Many of the Sixers were still in denial after the game, however, and were clinging to one referee's initial ruling that time had expired before the ball left Harris' hands. Players and coaches alike said that the shot shouldn't have counted, and the team spokesman said that he would be contacting the league office to discuss those final 1.8 seconds.
"It was no good, we all know that," Miller said. "It was a half-court shot; by rule if it's not conclusive, you can't overturn the call. Violet called it no good, and by the video, he didn't get the ball off in time, so I don't know how you can overturn a call that was called no good, plain and simple."First of all, Andre Miller is 100 percent wrong when he says "by the video" that Harris didn't get the shot off in time; you can clearly see at about the 1:15 mark of this clip that the ball is out before the red light comes on.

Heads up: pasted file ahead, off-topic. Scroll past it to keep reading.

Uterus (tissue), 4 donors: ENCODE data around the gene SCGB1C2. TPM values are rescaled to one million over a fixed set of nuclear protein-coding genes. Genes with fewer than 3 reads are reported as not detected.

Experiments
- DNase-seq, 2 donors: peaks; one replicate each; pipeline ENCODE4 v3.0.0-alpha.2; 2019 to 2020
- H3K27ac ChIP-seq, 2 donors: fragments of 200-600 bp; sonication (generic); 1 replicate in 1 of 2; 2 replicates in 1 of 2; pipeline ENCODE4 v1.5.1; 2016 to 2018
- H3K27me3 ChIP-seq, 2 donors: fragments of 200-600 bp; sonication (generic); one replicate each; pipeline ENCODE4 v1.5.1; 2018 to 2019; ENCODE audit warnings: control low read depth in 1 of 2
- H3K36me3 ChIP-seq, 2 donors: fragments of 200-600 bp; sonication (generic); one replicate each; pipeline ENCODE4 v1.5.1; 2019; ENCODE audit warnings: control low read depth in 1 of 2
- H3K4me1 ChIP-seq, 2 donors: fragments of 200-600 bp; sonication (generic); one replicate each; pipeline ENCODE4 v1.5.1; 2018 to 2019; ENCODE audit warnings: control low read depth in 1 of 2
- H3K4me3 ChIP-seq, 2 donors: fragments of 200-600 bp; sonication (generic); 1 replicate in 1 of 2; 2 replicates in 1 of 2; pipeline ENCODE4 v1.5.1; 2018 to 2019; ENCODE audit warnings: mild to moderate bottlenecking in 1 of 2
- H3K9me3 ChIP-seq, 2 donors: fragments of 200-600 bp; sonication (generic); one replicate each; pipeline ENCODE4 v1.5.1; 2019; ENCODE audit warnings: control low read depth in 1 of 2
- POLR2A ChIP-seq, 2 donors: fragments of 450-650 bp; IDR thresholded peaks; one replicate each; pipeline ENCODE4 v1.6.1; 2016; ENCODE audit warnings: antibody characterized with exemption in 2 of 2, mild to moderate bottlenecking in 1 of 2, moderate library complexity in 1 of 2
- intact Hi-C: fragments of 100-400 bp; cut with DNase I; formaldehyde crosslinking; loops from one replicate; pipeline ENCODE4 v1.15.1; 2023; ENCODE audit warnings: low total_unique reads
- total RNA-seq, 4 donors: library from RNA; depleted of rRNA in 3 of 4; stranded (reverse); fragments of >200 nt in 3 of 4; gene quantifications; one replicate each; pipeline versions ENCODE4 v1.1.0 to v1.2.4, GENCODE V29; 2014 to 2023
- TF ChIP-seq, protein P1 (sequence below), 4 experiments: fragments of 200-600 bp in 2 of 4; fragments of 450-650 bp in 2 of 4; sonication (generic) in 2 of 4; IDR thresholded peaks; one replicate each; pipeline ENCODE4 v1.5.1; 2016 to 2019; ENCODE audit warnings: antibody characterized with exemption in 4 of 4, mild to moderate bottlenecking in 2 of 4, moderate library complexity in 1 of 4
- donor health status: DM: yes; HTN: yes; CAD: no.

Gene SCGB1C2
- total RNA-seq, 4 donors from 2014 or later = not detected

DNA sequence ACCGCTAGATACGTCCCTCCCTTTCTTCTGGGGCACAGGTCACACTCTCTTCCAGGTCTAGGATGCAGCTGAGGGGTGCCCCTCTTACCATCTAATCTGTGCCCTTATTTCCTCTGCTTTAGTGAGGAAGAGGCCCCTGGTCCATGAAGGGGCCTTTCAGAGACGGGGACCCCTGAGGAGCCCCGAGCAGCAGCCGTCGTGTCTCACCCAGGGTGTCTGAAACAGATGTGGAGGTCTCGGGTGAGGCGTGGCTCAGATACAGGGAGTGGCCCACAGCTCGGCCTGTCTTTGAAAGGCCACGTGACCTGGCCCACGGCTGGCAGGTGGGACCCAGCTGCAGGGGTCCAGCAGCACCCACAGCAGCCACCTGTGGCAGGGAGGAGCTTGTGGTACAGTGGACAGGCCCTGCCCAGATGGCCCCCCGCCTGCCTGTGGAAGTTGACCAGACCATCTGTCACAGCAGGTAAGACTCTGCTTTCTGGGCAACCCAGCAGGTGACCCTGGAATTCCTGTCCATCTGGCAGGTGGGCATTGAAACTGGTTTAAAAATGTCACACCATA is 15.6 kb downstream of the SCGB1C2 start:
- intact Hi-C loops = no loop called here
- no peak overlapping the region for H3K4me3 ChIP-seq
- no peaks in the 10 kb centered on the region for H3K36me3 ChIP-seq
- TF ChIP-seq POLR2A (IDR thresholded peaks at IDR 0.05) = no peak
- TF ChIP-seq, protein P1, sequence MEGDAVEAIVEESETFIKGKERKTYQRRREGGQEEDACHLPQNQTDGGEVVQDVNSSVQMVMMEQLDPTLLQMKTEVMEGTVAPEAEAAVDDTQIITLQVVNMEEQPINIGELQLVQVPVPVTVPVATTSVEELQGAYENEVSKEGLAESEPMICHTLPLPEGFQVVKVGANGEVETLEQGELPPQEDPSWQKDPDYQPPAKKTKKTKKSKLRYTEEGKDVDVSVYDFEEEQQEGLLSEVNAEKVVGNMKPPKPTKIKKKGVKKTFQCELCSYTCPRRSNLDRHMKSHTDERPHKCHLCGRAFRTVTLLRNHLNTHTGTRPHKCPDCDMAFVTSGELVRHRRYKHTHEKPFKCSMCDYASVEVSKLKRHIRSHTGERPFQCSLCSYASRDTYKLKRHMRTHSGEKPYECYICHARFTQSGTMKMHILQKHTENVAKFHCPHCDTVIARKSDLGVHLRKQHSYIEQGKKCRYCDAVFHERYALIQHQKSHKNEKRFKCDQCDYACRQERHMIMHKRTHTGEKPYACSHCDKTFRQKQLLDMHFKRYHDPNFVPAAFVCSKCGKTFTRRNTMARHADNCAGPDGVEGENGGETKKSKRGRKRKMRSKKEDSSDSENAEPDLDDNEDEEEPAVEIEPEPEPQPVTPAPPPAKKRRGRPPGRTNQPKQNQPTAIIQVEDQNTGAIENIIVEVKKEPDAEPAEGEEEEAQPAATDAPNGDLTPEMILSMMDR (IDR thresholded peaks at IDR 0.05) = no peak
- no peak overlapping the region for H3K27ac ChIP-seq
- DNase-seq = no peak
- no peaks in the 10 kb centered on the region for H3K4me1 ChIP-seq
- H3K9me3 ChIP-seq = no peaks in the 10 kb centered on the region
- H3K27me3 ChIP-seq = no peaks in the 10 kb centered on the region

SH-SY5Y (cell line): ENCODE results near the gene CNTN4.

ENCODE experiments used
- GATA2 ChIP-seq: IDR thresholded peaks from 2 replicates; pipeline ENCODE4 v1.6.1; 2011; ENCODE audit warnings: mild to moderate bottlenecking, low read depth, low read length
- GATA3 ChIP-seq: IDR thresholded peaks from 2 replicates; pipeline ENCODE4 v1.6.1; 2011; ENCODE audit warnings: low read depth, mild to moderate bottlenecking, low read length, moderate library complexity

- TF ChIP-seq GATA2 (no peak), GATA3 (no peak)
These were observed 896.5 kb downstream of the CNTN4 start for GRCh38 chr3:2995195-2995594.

"I thought it wasn't good," said Sixers coach Tony DiLeo.
The Sixers also said the clock did not start precisely when Harris caught the inbounds pass, allowing him another half-second with which to work.
Sixers spokesman Mike Preston said the Sixers would be in touch with the league regarding the final 1.8 seconds.
Now, as for the Sixers' intent to "be in touch" with the league ... over what, exactly? A hometown timekeeper maybe pressing the button to start the clock a split-second after he should have? Please. Philadelphia missed 14 free throws on the night -- make just three more of those shots and we're not even talking about this.